Mother would lose job opportunity if she waited for resolution of issues before moving, court finds
An Ontario court has permitted a mother to move with her children to another province to pursue an employment opportunity that will allow her and her children to eventually achieve permanent Canadian resident status.
In Abbas v. Ayoade, 2020 ONSC 5821, the applicant mother and the respondent father, originally based in Nigeria, moved to Canada as refugee claimants. They subsequently separated, with the parties’ two minor children residing with their mother.
The mother sought orders for child support and custody over the children, as well as permission to relocate with the children to St. John’s, Newfoundland for an employment opportunity that would qualify her and her children to apply for a provincial immigration nominee program and eventually achieve permanent resident status in Canada. The mother finally moved to St. John’s to preserve the job opportunity even while these applications were pending.
The Ontario Superior Court of Justice found that, on an interim mobility motion such as this, the court should consider the request within the framework of what would be in the best interests of the child, as provided under s. 24(2) of the Children’s Law Reform Act, R.S.O. 1990, c. C.12, on a temporary basis.
The court found on a balance of probabilities that it was in the children’s best interests to allow the mother to relocate to St. John’s with the children, where they would primarily reside with her. The court stated that, if the mother had waited for the final resolution of all the issues, she would have lost the employment opportunity. The court also noted that it was probable that the mother would also be the successful party in relation to the issues of primary residence and custody at trial.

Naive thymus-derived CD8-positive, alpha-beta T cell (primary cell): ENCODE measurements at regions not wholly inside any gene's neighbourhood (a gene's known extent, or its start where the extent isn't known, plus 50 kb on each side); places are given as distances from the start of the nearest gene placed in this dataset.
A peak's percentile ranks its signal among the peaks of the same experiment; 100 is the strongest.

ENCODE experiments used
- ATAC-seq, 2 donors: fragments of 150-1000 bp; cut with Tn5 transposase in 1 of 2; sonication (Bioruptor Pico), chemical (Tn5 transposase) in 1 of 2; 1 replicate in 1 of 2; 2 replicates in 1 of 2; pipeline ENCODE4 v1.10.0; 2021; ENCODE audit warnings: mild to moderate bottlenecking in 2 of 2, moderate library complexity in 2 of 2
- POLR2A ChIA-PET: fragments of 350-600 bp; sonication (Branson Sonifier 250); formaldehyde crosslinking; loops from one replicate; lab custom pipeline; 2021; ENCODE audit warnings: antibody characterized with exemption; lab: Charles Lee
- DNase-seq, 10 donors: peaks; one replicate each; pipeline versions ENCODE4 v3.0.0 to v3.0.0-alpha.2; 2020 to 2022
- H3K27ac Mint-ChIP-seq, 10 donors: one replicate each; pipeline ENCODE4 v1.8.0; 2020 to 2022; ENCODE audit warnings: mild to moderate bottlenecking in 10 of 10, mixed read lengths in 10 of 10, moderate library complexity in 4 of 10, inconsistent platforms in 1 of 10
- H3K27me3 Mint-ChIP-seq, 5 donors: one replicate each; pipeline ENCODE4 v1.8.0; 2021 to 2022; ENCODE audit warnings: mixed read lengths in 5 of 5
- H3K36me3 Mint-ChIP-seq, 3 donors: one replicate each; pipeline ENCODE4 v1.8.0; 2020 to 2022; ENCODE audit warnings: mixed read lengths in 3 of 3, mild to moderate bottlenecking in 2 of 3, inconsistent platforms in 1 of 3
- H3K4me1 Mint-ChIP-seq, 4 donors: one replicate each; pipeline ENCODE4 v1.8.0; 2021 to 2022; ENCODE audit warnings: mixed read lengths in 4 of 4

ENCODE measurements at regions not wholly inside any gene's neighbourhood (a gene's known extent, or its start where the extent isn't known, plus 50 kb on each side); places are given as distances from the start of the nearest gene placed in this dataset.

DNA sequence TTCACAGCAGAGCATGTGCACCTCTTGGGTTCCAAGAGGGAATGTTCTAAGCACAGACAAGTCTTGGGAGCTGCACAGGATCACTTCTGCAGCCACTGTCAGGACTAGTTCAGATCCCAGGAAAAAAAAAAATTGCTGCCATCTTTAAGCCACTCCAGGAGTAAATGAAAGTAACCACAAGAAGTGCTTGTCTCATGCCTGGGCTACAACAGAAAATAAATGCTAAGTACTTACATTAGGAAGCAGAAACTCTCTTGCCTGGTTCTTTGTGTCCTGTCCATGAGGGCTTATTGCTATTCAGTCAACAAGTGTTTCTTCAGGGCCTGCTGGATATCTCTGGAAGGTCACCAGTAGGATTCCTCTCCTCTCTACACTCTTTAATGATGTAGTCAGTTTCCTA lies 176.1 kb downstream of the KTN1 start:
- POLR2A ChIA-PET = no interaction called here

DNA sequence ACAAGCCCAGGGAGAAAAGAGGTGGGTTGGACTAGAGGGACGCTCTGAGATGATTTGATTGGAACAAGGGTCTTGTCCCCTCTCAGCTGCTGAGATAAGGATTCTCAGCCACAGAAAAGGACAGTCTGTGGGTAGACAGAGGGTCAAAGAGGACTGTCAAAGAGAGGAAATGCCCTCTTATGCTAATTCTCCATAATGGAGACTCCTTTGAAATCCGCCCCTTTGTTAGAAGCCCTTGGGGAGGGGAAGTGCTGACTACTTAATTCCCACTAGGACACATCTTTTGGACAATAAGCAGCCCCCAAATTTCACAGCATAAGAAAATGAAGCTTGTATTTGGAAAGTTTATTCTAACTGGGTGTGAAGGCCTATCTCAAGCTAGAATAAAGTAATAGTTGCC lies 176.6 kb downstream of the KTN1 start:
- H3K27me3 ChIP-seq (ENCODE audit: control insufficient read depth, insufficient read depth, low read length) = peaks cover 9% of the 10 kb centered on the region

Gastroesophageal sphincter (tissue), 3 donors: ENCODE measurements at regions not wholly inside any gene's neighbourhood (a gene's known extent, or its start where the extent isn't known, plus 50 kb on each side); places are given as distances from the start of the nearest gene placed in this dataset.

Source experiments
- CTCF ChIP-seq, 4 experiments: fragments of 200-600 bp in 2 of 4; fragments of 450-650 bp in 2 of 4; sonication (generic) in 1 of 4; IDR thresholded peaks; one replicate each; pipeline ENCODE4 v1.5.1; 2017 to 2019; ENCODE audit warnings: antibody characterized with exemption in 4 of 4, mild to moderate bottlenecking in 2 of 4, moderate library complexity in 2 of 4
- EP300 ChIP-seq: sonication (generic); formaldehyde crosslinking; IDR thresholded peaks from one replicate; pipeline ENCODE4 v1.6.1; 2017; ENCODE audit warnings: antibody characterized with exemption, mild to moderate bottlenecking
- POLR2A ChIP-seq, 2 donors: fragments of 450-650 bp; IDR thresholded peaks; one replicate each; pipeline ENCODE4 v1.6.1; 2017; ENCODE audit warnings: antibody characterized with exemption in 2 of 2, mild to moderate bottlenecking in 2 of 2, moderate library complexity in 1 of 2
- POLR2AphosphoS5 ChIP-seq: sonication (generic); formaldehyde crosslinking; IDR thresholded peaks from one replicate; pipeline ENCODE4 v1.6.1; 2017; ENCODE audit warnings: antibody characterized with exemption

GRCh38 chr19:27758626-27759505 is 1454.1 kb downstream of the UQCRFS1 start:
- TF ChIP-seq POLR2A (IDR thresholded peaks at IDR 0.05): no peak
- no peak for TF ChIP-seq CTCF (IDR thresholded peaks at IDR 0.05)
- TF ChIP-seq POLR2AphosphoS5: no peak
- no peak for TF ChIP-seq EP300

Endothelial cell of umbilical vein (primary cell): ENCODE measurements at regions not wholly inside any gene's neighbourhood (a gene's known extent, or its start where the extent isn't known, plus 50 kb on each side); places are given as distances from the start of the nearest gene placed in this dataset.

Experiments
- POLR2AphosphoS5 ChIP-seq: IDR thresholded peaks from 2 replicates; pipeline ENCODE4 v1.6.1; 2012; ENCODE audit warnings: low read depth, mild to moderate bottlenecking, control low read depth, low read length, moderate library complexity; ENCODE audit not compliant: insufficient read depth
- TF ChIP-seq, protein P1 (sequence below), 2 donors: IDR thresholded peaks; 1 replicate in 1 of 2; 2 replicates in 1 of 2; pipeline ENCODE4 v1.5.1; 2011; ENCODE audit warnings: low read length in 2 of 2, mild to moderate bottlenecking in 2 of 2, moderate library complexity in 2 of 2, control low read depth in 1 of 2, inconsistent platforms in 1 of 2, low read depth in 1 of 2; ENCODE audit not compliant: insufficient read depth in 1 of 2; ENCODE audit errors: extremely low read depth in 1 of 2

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The court made the following findings regarding the children’s best interests: The mother was the children’s primary caregiver and has been their full-time caregiver since the separation, with the father seeking or exercising minimal access. The mother made the arrangements for the children’s care in St. John’s and for the father’s access to them and shared all these details with the father and sought his input.
The father, on the other hand, has never argued that the primary residence of the children should be transferred to him, has offered no plan for the children to stay with him in Ottawa, has severed his refugee claim from the mother’s claim and has paid only $200 in child support, the court found.
“Although it is disruptive for the children to move from their community, school and daycare, they are very young, at five and two years of age,” wrote Justice Jennifer Blishen for the court. “The children have only been in Canada since July 2018. COVID-19 has minimized community involvement for Zarah and Zabreen over the past six months, as it has for all children.”
In granting a temporary order the court also noted that the father would have liberal video access to the children, as well as telephone access for days without video access. The father was also required to pay child support.
“Issues concerning child custody and access are difficult to navigate in normal circumstances, but when additional factors such as COVID-19 and immigration status are added to the mix, the stakes can be high,” wrote Howie Johnson Barristers & Solicitors in a blog post summarizing the case.